Please use this identifier to cite or link to this item: https://hdl.handle.net/1/2471
Title: The effect of hospital volunteering on empathy in nursing and medical students
Authors: Barker, Mary-Ellen ;King, Jennie ;Mitchell, Brett ;Dawson, Amanda ;Crowfoot, Gary
Affliation: Central Coast Local Health District
Gosford Hospital
Issue Date: Feb-2024
Source: 31(1),34-39
Journal title: Collegian
Department: Nursing & Midwifery Directorate
Abstract: Abstract Background Empathic care benefits patients and healthcare providers. There is evidence of self-reported empathy decline among students in healthcare education. Hospital volunteering could assist undergraduate healthcare students to develop empathetic relationships with patients. Aim The study aimed to investigate the feasibility and effect of a hospital volunteering intervention on the empathy levels of undergraduate nursing and medical students. It further aimed to explore their experience of the intervention and determine student-identified areas for patient safety improvements. Design Pre–post-intervention study Setting A large outer metropolitan hospital in New South Wales, Australia. Participants Twenty-nine (n = 29) undergraduate nursing and medical students from an Australian university. Methods Students had an introductory experience of volunteering at their local district hospital through participation in the ‘Volunteer Taster Program’. The Jefferson Scale of Empathy-Health Professions Student questionnaire was used to measure student empathy scores pre and post program. Responses to open-ended questions were thematically analysed to evaluate student experiences and identify student-reported areas for patient safety improvements. Results Twenty-nine students (18 nursing, 11 medical) completed the program. Students had statistically significant improvements in post-intervention mean empathy scores 112.03 (95% CI 107.56, 116.5) to 117.38 (95% CI 113.76, 121.00) p < 0.001. Subgroup analysis identified a larger increase in empathy scores among medical students than nursing students. The thematic analysis revealed potential program benefits, including new perspectives of the patient experience, improved confidence in patient communication, a stronger professional identity, and a rewarding experience. Identified patient safety issues included concerns for patients’ emotional and physical well-being, and patient communication. Conclusions The Volunteer Taster Program is feasible and enabled nursing and medical students to connect with patients outside the sphere of clinical education. It appears to increase empathy levels in undergraduate students and could assist them to deliver empathetic, person-centred healthcare.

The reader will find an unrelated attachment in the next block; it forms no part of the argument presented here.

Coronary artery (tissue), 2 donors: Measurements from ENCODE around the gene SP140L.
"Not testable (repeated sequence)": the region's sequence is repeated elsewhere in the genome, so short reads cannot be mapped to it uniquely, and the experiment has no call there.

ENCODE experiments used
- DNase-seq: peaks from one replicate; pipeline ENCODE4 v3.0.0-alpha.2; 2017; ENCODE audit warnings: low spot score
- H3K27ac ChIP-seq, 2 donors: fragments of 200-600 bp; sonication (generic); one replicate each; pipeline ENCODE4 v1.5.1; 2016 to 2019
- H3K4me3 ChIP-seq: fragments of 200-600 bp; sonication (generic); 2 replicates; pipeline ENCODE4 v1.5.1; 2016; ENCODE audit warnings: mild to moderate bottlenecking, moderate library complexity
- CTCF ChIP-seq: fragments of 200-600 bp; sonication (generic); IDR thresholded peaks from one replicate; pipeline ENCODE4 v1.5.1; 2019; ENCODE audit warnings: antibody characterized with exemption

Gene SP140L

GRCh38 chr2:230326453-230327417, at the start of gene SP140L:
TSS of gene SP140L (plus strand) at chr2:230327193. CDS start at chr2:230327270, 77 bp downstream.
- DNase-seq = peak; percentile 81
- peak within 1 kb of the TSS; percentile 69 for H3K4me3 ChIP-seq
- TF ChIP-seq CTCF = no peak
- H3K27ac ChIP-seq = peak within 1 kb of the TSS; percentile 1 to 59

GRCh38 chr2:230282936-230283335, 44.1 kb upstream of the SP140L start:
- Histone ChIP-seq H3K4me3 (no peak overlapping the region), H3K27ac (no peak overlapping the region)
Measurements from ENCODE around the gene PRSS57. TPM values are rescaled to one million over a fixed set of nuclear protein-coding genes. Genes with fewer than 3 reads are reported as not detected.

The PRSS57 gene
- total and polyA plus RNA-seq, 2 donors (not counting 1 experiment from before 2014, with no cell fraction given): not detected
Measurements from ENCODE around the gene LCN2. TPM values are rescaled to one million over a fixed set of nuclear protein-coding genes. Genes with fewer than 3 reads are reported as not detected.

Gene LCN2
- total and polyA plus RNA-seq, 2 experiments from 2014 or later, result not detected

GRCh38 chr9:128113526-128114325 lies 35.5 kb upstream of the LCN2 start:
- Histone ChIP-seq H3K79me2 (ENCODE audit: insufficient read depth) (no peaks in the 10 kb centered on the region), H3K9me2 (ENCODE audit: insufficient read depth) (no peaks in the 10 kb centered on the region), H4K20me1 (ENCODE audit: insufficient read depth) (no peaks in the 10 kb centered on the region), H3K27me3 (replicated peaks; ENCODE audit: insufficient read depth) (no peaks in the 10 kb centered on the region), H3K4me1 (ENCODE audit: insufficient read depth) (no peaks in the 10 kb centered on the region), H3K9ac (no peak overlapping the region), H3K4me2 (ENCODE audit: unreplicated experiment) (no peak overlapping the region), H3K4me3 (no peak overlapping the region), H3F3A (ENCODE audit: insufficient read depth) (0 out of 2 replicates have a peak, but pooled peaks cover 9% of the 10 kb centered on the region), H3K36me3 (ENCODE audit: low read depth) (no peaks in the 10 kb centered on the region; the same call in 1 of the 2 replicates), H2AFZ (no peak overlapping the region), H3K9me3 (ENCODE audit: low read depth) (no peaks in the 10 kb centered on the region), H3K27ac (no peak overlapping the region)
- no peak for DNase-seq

URI: https://hdl.handle.net/1/2471
DOI: https://doi.org/10.1016/j.colegn.2023.11.001
Publicaton type: Journal Article
Keywords: Nursing
Education
Appears in Collections:Health Service Research

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